Friday, April 10, 2009

Symptom Watch, Medication Changes, and POTS stuff

My digestion has gone in the other direction today, probably as a reaction to the medication I took to cope with yesterday's symptoms. It also caused severe abdominal pain. Hopefully, I'll get back on track soon.

The medication changes I've made recently:

less Cymbalta--to help me sleep through the night

less Diamox--to see if I can handle more CSF fluid and prevent possible low pressure symptoms

more Provigil--to see if I can increase my energy.

All of these have seemed to work out so far. They've been very gradual dose changes, and I don't believe they are causing any of my problems.

Having my conditions, especially POTS, is like living on a roller coaster (which may or may not have anything to do with my frequent roller coaster dreams). The autonomic nervous system is supposed to maintain homeostasis, or balance, within the body. But my system overreacts and underreacts to different stimuli, causing me to be constantly out of balance.

The functions of the autonomic nervous system include: heart rate, blood pressure, respiration rate, pupil dilation, digestion, urination, and sexual arousal. This system is divided into two parts: the sympathetic and the parasympathetic nervous systems.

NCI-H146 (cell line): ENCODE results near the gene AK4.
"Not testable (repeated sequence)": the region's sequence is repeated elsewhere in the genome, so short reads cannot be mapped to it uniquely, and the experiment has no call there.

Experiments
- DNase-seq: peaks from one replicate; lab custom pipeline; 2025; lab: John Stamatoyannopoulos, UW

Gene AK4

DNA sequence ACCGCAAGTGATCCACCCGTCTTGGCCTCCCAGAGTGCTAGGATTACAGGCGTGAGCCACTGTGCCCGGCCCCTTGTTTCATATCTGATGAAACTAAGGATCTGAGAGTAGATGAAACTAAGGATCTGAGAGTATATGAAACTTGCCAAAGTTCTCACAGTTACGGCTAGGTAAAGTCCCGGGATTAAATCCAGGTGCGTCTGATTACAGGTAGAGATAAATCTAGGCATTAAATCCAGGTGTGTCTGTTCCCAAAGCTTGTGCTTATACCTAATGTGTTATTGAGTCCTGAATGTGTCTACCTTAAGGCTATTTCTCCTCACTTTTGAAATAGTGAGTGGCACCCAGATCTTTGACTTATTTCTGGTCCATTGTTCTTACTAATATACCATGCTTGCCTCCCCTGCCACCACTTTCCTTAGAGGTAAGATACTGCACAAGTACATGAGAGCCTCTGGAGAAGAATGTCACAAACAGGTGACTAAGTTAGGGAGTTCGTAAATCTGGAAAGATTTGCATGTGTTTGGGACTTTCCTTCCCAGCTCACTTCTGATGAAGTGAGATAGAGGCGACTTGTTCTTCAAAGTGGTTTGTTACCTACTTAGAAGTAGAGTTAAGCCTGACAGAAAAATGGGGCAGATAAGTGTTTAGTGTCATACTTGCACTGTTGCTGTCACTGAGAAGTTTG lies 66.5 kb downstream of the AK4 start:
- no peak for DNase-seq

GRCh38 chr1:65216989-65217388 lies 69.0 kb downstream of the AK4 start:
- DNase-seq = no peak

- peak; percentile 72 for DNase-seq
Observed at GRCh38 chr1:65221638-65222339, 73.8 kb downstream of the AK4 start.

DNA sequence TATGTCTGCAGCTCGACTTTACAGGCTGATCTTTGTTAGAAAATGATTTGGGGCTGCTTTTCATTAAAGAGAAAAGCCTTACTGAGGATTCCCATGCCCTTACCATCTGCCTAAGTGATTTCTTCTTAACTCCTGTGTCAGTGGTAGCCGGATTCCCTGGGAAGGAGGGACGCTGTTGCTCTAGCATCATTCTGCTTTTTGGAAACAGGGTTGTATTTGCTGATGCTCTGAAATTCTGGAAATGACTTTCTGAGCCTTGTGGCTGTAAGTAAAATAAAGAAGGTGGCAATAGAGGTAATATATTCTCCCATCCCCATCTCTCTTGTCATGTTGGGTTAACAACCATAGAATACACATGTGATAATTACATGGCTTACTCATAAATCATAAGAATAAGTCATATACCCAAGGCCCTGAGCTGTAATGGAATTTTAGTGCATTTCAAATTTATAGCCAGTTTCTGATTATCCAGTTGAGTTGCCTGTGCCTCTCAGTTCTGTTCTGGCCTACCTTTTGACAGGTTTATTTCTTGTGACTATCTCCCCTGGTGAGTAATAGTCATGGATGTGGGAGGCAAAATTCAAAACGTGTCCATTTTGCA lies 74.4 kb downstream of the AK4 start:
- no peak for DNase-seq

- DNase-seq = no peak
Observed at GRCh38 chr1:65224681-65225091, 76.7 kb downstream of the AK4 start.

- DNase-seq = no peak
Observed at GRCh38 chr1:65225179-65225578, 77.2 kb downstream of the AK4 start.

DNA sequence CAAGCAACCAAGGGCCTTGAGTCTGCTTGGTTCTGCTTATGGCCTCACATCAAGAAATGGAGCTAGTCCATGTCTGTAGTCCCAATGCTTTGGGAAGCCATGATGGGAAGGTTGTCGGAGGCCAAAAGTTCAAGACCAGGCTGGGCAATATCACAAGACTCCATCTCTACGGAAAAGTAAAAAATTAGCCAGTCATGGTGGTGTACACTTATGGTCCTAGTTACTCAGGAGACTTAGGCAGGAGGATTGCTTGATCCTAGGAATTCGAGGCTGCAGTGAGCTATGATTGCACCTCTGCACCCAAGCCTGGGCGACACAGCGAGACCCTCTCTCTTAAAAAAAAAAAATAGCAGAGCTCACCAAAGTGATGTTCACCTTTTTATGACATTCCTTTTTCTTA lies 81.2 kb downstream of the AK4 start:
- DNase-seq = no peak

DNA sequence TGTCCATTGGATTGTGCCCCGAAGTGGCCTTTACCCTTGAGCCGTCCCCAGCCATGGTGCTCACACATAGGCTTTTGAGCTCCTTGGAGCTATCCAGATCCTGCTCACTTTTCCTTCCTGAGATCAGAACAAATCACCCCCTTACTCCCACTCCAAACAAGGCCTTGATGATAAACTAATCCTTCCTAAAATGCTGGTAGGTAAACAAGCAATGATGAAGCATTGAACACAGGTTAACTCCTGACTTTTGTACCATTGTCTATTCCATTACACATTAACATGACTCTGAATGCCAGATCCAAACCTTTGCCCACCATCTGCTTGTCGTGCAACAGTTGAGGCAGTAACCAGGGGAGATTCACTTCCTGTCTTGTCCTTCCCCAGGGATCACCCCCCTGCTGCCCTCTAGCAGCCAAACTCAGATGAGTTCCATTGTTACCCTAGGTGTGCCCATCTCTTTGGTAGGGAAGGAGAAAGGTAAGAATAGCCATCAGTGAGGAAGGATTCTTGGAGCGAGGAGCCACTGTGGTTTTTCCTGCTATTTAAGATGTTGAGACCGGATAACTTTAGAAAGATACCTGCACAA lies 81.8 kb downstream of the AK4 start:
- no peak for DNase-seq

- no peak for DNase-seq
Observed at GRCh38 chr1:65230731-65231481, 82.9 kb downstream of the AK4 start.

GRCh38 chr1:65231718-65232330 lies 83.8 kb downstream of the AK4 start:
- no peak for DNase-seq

The sympathetic nervous system controls pupil dilation, decreases digestion, generates energy, and increases heart rate. This is responsible for excitation and the "fight or flight" response to stress.

The parasympathetic nervous system dilates the blood vessels, increasing blood flow to the digestive tract, constricts the pupils, and promotes calming of the nerves. This is responsible for the body at rest.

The endocrine, urinary, and reproductive systems are also controlled by the ANS.

With POTS, sitting or standing up causes drastic glitches in the functioning of the ANS. This causes tachycardia, a decrease in blood flow to the brain, and changes in consciousness.

POTS is found secondary to Ehlers-Danlos Syndrome. POTS can cause IBS. And POTS is often mistaken for fibromyalgia or chronic fatigue syndrome. Patients with POTS secondary to EDS are generally plagued with illness their whole life.

However, if my cranial settling can be relieved with fusion revision, there is still a chance that my POTS symptoms will also improve!